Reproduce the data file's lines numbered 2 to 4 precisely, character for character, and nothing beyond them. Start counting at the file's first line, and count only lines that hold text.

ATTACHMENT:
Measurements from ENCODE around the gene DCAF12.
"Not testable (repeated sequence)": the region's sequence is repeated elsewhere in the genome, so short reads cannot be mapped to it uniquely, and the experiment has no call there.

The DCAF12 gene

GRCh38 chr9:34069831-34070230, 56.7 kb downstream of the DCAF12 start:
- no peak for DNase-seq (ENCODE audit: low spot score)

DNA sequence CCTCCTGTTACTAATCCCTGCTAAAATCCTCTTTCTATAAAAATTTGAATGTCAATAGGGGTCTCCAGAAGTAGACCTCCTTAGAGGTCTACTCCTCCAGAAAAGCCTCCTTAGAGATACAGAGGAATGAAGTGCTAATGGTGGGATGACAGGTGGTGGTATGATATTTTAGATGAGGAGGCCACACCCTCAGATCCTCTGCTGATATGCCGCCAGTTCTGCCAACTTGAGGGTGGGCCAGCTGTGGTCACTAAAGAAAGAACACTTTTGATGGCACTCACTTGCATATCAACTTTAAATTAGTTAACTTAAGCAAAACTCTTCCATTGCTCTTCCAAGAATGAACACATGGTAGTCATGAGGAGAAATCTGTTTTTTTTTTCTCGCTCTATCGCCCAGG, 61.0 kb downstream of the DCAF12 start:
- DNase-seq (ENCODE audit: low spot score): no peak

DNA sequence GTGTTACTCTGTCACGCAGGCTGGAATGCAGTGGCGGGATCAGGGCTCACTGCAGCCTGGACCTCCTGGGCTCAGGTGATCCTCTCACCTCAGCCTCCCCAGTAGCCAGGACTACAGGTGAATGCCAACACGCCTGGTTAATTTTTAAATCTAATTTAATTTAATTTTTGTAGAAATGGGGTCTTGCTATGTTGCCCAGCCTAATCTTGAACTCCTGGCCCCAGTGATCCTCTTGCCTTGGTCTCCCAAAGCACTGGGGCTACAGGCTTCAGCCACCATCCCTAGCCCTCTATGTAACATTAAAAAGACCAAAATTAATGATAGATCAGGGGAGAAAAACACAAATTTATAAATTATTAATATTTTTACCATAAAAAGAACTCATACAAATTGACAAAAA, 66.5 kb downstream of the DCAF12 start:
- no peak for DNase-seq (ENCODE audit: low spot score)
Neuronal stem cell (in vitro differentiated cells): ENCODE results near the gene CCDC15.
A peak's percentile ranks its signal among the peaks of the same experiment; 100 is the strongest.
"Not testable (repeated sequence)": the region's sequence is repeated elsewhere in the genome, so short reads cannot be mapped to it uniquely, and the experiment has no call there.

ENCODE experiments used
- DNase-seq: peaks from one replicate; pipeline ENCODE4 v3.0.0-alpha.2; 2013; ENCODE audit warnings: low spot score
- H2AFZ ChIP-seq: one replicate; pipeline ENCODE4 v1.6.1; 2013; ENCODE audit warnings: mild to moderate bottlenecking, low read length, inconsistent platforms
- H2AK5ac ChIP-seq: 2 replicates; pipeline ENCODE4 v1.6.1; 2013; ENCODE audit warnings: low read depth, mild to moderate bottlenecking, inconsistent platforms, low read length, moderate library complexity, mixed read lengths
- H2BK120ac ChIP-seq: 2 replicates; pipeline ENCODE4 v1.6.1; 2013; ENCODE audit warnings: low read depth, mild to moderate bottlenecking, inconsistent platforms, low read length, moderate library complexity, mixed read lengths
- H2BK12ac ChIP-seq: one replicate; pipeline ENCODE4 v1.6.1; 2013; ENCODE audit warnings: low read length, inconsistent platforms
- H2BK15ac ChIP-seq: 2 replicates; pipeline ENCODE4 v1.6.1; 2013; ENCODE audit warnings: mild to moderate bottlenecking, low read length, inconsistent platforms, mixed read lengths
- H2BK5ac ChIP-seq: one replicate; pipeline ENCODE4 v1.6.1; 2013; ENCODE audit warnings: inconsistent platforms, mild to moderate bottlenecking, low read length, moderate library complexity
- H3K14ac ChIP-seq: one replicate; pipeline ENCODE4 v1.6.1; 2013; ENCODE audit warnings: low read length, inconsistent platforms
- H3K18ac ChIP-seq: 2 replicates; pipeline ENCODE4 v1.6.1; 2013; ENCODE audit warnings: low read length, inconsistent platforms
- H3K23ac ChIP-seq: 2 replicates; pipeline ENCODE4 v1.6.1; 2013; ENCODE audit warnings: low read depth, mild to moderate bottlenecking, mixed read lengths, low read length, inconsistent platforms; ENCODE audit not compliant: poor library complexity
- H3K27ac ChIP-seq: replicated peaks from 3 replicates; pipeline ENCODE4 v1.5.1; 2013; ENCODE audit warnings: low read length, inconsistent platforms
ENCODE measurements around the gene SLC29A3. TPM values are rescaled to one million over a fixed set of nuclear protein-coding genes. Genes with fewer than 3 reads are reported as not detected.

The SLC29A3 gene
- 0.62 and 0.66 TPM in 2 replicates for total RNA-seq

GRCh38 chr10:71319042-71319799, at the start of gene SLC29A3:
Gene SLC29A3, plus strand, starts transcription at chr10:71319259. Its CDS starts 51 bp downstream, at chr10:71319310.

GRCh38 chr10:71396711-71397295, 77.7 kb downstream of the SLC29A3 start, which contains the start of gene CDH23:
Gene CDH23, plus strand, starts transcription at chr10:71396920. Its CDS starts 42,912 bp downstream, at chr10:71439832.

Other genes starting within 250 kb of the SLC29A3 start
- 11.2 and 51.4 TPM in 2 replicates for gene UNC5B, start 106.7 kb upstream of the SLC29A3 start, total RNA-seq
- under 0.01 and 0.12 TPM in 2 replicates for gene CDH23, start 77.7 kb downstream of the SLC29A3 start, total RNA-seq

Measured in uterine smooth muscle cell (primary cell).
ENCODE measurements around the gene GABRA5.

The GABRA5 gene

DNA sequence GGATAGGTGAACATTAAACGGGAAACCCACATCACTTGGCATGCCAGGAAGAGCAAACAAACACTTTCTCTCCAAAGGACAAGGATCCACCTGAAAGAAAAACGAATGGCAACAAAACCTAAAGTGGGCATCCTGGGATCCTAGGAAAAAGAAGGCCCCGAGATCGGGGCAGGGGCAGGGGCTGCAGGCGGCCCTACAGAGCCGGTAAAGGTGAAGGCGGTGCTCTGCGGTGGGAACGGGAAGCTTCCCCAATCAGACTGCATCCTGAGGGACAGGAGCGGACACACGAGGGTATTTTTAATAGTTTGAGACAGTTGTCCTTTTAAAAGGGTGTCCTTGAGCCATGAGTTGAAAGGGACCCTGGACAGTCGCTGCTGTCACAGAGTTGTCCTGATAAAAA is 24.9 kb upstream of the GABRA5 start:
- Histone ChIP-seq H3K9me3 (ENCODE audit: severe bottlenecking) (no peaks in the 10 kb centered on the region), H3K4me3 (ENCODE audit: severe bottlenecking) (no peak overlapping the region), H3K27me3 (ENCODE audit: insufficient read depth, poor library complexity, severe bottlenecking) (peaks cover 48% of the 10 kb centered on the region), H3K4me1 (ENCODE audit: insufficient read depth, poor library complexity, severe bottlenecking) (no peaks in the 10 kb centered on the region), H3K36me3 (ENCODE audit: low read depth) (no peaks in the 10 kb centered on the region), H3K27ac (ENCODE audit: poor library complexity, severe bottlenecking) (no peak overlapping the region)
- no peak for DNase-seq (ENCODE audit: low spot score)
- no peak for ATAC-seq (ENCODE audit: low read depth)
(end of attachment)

"Not testable (repeated sequence)": the region's sequence is repeated elsewhere in the genome, so short reads cannot be mapped to it uniquely, and the experiment has no call there.

The DCAF12 gene

GRCh38 chr9:34069831-34070230, 56.7 kb downstream of the DCAF12 start: